Wars, whether fought by King Arthur or General Eisenhower, tend to displace people. For those who are taken away from a place, there will be others who move in as replacements. Graham Air Force Base created a period of change for Marianna. It gave Marianna a brief period of economic hope and optimism. It also changed lives and families.
My first contact with the municipal airport that later became Graham AFB, was a fifth- grade friend, Algene Bell. Her mother died very young, and following her death, Algene was flown from Miami to Marianna’s municipal airport, where she was welcomed by her grandparents, Mr. and Mrs. Abe Holland. It was unusual for a town the size of Marianna to have its own airport, but the airport was an impressive 635- acre plot with a 4,600 foot long runway.
Algene spent her summers in Marianna with her grandparents, and we formed an unlikely friendship. Her father was from an old, prominent Coral Gables family, and her other friends were nothing like me. Together, though, we kept ourselves in stitches. She was the comedian, and I was the straight girl who fell for all her stunts. We had our own language with which we annoyed our families, who couldn’t tell what we were talking about. It resembled pig-Latin, but she called it the “G language.”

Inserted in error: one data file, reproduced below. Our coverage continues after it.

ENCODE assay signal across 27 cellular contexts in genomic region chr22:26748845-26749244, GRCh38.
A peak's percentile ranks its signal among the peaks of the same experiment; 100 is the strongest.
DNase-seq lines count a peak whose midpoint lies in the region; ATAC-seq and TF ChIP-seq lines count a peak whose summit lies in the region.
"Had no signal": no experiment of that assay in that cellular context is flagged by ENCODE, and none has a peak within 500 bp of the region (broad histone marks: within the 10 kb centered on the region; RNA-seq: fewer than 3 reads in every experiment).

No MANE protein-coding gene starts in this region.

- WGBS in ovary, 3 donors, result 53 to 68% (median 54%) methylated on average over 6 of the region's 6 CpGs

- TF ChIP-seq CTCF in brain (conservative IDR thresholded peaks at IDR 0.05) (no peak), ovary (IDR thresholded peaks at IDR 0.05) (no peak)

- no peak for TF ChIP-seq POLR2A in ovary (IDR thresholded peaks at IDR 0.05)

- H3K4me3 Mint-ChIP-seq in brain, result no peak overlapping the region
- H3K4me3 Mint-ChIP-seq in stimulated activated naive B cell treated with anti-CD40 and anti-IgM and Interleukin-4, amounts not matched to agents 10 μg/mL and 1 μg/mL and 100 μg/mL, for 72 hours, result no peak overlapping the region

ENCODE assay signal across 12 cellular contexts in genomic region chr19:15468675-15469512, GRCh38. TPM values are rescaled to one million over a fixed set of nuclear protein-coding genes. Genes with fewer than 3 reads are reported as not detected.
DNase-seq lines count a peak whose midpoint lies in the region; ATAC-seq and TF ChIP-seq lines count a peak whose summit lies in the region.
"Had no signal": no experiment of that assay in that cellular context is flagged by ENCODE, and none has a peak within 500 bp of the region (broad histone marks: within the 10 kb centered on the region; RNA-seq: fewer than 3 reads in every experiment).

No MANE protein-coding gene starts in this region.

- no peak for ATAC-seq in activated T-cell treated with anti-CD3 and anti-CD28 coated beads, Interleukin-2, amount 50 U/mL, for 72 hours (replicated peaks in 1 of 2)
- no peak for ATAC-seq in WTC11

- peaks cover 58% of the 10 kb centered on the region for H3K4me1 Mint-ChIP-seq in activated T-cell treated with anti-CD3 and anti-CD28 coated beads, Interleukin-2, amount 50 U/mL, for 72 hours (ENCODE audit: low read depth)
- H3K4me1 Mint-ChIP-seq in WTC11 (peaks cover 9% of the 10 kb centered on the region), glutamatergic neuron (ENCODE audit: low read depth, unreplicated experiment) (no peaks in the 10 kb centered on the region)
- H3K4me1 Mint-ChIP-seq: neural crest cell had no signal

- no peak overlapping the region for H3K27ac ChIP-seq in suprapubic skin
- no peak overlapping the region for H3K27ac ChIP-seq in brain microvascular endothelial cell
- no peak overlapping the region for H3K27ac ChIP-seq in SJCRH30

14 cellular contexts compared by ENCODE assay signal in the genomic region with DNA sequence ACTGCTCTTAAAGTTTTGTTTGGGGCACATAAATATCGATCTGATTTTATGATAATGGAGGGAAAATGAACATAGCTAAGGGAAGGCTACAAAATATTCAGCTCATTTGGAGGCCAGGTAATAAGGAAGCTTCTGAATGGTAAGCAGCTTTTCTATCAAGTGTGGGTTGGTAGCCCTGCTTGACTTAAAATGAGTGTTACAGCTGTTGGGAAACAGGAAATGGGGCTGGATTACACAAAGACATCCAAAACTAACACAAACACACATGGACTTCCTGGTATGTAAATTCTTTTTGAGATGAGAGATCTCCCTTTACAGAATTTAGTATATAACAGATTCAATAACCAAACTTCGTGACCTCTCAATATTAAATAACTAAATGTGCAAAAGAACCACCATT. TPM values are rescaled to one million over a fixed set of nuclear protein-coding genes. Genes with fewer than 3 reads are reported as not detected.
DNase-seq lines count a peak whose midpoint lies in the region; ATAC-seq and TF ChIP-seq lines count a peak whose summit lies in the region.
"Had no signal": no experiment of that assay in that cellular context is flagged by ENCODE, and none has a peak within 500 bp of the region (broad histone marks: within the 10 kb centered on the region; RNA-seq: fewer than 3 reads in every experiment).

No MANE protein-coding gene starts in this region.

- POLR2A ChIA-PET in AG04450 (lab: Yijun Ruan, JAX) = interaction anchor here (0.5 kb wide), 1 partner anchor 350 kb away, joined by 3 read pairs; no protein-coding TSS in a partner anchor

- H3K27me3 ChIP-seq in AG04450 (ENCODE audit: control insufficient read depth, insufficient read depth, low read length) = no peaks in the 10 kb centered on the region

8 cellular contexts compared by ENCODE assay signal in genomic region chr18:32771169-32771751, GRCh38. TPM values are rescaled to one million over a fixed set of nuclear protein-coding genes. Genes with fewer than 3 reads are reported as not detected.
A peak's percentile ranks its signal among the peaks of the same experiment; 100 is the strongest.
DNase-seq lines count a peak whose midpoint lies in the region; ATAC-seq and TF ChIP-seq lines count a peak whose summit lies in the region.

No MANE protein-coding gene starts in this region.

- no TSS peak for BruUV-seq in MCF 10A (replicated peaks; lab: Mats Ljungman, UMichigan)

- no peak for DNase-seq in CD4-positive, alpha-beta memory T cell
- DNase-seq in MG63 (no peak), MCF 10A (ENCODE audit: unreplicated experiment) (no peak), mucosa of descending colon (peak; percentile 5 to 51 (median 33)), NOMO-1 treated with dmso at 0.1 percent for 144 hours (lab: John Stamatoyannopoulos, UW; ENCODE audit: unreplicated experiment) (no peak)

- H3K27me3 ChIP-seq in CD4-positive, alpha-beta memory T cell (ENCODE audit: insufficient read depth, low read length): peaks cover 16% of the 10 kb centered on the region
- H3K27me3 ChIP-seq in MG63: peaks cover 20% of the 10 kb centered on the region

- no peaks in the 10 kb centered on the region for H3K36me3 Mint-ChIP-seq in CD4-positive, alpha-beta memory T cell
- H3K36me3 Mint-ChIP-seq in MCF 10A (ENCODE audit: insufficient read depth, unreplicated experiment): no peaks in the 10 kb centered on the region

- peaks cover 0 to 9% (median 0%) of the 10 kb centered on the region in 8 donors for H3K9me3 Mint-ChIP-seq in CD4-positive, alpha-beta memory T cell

In 1942, in support of WWll efforts, the U.S. government acquired Marianna’s airport as an Army-Air Force training facility. During the war, Marianna’s population increased, as did local housing. The federal government subsidized a city bus system, which meant a lot to me. Previously, I’d had a long hike between my piano teacher’s house on one side of town and our house on the other. Even I could afford the ten cents per trip.